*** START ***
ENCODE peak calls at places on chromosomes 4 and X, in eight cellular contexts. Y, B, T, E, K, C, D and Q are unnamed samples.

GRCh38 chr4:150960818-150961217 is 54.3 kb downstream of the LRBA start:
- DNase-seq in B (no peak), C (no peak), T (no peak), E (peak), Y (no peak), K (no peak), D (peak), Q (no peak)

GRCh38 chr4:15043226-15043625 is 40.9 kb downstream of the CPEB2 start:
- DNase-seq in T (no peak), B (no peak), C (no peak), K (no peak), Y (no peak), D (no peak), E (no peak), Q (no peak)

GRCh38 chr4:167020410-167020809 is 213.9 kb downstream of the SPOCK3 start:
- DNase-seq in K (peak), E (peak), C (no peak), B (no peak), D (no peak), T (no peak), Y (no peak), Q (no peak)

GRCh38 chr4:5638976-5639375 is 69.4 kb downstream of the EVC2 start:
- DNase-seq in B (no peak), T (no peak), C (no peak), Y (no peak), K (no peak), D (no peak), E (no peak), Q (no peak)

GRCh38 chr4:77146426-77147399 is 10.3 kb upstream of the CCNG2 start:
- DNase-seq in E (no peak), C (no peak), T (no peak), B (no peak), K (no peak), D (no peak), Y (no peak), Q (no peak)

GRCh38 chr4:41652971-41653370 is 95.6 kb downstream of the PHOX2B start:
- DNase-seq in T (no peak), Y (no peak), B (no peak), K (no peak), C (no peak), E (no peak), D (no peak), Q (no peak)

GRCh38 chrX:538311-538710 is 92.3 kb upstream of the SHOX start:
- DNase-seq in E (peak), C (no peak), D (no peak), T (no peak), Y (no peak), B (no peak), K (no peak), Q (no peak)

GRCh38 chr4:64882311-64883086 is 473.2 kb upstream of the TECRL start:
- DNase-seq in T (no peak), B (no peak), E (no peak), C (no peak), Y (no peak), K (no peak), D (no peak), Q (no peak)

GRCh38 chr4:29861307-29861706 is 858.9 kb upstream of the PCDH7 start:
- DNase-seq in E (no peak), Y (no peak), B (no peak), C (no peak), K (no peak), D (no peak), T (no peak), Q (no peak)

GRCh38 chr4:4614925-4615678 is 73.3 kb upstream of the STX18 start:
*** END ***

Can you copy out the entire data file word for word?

ENCODE peak calls at places on chromosomes 4 and X, in eight cellular contexts. Y, B, T, E, K, C, D and Q are unnamed samples.

GRCh38 chr4:150960818-150961217 is 54.3 kb downstream of the LRBA start:
- DNase-seq in B (no peak), C (no peak), T (no peak), E (peak), Y (no peak), K (no peak), D (peak), Q (no peak)

GRCh38 chr4:15043226-15043625 is 40.9 kb downstream of the CPEB2 start:
- DNase-seq in T (no peak), B (no peak), C (no peak), K (no peak), Y (no peak), D (no peak), E (no peak), Q (no peak)

GRCh38 chr4:167020410-167020809 is 213.9 kb downstream of the SPOCK3 start:
- DNase-seq in K (peak), E (peak), C (no peak), B (no peak), D (no peak), T (no peak), Y (no peak), Q (no peak)

GRCh38 chr4:5638976-5639375 is 69.4 kb downstream of the EVC2 start:
- DNase-seq in B (no peak), T (no peak), C (no peak), Y (no peak), K (no peak), D (no peak), E (no peak), Q (no peak)

GRCh38 chr4:77146426-77147399 is 10.3 kb upstream of the CCNG2 start:
- DNase-seq in E (no peak), C (no peak), T (no peak), B (no peak), K (no peak), D (no peak), Y (no peak), Q (no peak)

GRCh38 chr4:41652971-41653370 is 95.6 kb downstream of the PHOX2B start:
- DNase-seq in T (no peak), Y (no peak), B (no peak), K (no peak), C (no peak), E (no peak), D (no peak), Q (no peak)

GRCh38 chrX:538311-538710 is 92.3 kb upstream of the SHOX start:
- DNase-seq in E (peak), C (no peak), D (no peak), T (no peak), Y (no peak), B (no peak), K (no peak), Q (no peak)

GRCh38 chr4:64882311-64883086 is 473.2 kb upstream of the TECRL start:
- DNase-seq in T (no peak), B (no peak), E (no peak), C (no peak), Y (no peak), K (no peak), D (no peak), Q (no peak)

GRCh38 chr4:29861307-29861706 is 858.9 kb upstream of the PCDH7 start:
- DNase-seq in E (no peak), Y (no peak), B (no peak), C (no peak), K (no peak), D (no peak), T (no peak), Q (no peak)

GRCh38 chr4:4614925-4615678 is 73.3 kb upstream of the STX18 start: